Over the last 10 years, I’ve integrated some key diagnostic testing that’s been very helpful. I saw remarkable benefits in my practice when utilizing the IgG

Food Allergy Test. In addition, the Organic Acids Test has been remarkably helpful in detecting nutritional deficiencies, yeast overgrowth, and dysbiosis in my patients.


Q.   Do you have any final thoughts that you would like to share with our readers?


A. My key message is that the patient doesn’t have to accept feeling mediocre. The entire notion of maximal function and/or emotional improvement is dependent on stabilizing and optimizing the biological foundation. The NeuroVitality® process that I use recognizes that unless the body or biological systems are 100% optimized, the physician can’t make any conclusion concerning the patient’s mental status. If the patient isn’t getting better, we need to ask why. This forces us to seek answers outside our usual frame of reference in the scientifically validated, peer reviewed literature and current research.

For additional information and resources, please visit www.cadywellness.com.


Dr. Cady was a distinguished speaker at our recent “Integrative Medicine for Mental Health” conference in Sedona, Arizona. His talk included a discussion of the pitfalls of traditional psycho-pharmacology. To order a copy of the conference DVD, click here.   




Free Webinar:

Inflammation and Neuropsychiatric Illness

Presented by

James Greenblatt, M.D.

Wednesday, November 9, 2011


"Inflammation and Neuropsychiatric Illness: Treatment and Testing Protocols" will be presented by Dr. James Greenblatt on November 9, 2011.

Inflammation plays a powerful role in physical and mental health. Because the brain and the immune system communicate with each other, inflammation (due to an infection, stress, or other source) will affect the body as well as the brain. Inflammation has been shown to result in psychological effects such as depression and other mood changes. This webinar will address how chronic inflammation affects the synthesis of neurotransmitters and contribute to depression and other psychiatric disorders. Nutritional and dietary interventions will be discussed in relation to chronic inflammation.


Please Note: This webinar is a one-time, live event but will be recorded and available on IMMH.org.

The webinar begins promptly at 5 p.m. PST, 7p.m. CST,  8 p.m. EST.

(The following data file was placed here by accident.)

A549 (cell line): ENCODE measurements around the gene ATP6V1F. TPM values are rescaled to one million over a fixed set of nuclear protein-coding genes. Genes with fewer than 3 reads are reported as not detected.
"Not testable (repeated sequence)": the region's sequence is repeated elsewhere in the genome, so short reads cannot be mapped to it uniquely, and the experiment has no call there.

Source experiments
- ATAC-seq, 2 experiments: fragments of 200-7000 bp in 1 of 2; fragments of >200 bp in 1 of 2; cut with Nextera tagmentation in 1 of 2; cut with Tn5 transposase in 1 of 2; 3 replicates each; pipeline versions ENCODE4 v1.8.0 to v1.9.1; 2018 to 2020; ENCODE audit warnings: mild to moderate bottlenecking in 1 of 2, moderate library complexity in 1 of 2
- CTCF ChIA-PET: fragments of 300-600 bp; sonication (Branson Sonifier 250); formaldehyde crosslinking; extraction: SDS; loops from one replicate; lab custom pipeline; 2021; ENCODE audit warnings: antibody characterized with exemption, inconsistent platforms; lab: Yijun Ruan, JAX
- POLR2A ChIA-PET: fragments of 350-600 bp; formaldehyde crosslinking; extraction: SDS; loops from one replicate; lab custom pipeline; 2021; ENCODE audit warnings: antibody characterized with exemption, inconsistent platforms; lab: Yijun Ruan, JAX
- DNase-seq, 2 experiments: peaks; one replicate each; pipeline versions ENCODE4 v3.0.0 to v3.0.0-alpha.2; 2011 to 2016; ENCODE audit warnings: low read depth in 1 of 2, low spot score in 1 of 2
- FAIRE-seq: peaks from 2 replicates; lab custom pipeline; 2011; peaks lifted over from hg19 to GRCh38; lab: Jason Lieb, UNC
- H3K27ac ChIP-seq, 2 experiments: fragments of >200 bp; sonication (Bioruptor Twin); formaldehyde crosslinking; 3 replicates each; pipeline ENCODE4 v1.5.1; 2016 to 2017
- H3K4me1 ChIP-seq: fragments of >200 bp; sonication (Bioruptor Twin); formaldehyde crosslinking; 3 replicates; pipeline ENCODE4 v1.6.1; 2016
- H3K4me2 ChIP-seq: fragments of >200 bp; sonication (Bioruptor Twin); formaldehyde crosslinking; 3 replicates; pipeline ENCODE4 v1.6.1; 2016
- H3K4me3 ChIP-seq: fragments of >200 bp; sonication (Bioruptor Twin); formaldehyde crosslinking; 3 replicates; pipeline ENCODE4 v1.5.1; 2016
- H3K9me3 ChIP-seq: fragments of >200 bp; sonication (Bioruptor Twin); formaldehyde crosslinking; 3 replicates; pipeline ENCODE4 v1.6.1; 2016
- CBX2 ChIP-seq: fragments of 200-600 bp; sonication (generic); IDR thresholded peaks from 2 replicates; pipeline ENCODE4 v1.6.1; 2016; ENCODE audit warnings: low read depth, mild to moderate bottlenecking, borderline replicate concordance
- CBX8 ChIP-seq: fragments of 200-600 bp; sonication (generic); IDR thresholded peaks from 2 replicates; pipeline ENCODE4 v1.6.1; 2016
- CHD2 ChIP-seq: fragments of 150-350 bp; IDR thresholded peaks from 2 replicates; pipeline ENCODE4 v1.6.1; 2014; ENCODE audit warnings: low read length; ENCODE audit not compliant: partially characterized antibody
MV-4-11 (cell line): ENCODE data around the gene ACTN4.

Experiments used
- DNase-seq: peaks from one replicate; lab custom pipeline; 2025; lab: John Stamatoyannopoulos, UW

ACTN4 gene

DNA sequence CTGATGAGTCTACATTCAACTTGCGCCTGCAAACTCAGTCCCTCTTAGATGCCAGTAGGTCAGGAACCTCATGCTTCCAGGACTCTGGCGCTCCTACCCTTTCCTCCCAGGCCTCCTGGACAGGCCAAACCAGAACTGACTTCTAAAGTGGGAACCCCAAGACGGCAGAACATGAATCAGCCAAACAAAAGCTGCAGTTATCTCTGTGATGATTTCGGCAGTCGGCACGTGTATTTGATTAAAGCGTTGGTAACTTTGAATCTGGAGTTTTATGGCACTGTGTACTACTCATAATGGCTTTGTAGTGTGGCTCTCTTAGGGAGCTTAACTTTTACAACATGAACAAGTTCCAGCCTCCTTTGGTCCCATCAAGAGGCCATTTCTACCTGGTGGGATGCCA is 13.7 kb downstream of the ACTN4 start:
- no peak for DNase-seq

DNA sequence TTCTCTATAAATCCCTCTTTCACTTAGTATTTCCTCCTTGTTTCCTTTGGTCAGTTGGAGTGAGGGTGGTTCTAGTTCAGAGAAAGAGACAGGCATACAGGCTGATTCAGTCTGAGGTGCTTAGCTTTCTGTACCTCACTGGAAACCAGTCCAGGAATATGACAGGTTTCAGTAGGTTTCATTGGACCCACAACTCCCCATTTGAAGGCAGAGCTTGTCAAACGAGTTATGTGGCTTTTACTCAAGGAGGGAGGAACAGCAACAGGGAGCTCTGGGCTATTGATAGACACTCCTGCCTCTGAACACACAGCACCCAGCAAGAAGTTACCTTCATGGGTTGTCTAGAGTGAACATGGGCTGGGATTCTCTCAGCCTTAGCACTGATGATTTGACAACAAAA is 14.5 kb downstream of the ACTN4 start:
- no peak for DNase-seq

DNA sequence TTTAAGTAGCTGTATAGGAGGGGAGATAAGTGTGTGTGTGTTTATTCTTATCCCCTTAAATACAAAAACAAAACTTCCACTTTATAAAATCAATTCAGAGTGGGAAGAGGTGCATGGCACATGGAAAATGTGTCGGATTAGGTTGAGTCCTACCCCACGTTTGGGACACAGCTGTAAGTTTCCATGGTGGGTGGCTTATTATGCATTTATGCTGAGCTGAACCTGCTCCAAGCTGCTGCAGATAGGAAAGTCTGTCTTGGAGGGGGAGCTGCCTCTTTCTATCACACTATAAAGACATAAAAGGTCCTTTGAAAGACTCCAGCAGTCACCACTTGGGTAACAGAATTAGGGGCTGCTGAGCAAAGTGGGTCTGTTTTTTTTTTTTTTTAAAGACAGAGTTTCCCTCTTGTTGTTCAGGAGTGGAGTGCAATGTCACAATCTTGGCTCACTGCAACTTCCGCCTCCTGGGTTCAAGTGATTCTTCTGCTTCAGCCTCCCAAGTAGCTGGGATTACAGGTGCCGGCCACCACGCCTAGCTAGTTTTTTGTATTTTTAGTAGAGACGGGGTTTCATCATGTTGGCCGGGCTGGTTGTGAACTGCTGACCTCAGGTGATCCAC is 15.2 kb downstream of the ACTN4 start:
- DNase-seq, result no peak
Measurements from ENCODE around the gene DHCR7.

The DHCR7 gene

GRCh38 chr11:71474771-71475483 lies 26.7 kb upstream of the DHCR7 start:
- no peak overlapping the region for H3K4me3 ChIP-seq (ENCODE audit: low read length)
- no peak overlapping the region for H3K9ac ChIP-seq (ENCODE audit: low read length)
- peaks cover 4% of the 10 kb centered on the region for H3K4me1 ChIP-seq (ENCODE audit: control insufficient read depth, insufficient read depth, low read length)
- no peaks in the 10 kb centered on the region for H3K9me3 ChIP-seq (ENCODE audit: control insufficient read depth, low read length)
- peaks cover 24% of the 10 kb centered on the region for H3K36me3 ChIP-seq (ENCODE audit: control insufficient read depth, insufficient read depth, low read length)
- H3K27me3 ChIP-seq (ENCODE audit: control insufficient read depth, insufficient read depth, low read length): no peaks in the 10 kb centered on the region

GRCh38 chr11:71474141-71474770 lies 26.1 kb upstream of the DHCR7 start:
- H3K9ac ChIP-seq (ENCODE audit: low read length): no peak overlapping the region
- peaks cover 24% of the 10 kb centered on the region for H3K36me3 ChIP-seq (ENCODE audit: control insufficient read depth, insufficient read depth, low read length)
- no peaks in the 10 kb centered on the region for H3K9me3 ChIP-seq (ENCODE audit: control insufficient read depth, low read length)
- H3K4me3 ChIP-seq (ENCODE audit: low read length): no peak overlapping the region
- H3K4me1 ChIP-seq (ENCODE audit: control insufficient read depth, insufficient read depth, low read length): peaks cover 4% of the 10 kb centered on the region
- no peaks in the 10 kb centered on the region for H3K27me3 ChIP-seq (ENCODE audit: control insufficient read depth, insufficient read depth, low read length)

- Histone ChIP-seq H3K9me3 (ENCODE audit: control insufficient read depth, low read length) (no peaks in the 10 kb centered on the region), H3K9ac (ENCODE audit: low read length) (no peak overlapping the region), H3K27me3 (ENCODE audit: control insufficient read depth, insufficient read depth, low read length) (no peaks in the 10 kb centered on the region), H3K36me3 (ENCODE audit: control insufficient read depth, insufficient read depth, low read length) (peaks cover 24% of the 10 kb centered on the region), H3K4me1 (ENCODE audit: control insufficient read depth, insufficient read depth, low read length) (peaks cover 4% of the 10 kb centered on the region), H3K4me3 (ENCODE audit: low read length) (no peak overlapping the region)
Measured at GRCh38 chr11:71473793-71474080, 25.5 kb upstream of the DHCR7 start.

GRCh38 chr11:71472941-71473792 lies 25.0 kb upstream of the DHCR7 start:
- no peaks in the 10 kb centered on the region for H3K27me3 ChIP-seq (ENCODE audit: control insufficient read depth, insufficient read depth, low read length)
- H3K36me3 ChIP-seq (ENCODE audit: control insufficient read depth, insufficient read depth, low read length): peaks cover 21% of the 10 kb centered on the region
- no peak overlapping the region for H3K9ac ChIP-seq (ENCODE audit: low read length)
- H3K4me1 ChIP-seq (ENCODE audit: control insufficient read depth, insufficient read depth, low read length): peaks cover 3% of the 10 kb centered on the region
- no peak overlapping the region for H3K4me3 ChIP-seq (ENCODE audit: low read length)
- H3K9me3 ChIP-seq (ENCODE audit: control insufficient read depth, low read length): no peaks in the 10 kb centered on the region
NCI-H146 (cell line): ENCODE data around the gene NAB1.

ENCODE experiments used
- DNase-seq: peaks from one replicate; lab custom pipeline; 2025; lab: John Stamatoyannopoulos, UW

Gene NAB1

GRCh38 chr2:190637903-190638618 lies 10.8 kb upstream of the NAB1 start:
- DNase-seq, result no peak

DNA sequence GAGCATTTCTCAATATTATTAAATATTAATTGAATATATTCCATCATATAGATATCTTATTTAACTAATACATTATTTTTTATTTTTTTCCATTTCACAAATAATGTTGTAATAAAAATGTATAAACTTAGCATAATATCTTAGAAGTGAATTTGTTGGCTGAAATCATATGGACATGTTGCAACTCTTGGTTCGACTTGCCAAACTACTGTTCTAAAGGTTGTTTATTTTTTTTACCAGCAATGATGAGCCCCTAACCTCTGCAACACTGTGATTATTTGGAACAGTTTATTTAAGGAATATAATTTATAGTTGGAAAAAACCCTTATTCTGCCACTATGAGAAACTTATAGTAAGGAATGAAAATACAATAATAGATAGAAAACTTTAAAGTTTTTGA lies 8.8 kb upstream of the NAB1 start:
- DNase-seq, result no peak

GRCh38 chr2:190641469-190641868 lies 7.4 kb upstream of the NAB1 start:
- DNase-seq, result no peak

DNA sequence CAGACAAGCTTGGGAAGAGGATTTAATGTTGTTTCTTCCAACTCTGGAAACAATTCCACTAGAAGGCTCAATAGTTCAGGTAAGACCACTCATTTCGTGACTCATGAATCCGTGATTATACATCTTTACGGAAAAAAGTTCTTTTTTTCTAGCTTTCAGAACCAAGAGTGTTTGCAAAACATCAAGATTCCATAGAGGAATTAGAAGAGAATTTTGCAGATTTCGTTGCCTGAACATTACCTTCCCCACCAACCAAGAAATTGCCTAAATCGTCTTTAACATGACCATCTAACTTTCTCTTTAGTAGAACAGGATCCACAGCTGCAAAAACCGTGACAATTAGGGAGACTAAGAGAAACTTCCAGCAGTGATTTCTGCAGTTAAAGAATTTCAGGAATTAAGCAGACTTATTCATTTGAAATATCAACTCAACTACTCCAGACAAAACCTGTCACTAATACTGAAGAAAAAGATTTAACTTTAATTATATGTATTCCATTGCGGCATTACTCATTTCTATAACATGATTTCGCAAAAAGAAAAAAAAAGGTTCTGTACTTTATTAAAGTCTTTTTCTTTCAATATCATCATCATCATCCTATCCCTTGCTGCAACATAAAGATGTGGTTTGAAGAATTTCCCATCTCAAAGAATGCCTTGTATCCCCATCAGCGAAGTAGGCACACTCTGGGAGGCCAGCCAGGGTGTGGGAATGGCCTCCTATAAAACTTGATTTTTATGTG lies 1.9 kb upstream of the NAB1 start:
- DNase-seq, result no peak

Register for this Free Webinar




Pre-order the IMMH Conference Recordings

The 2011 IMMH conference in Sedona, AZ explored the field of Integrative Medicine as it pertains to the treatment of mental illness and related disorders. The current trial-and-error, poly-pharmacy approach to treating mental illness does not work for everyone. Presented by James Greenblatt, M.D., William Shaw, Ph.D., Kurt Woeller, D.O., and Louis Cady, M.D.




Please note your credit card will not be charged until the DVD-ROM is shipped. The expected date of availability is January 2012.


Nutritional Support




L-Theanine is a unique amino acid found in green tea, which has been traditionally used for centuries to promote relaxation. This product has been studied for its use in causing relaxation, without drowsiness.   L-Theanine is also involved in the formation of the inhibitory neurotransmitter, gamma amino butyric acid (GABA). GABA influences the levels of two other neurotransmitters, dopamine and serotonin, producing the key relaxation effect.


For more information, click  HERE.




Lithium Orotate

Lithium is a naturally occurring alkali metal that living organisms ingest from dietary sources including dairy products, eggs, fish, potatoes and vegetables.  At high doses (900,000 micrograms a day or more for an adult) lithium has been used as a pharmaceutical agent to treat manic depression, conduct disorders, self-abusive behaviors, and aggressive behaviors. It has been suggested that lithium, at low-dosage levels, has a generally beneficial effect on human behavior.  Hair lithium has been shown to be a good indicator of dietary lithium intake and in studying hair mineral levels.   Some symptoms of lithium deficiency can include ADD, depression, aggression, infertility, mood swings, and reduced growth rate.


For more information, click HERE.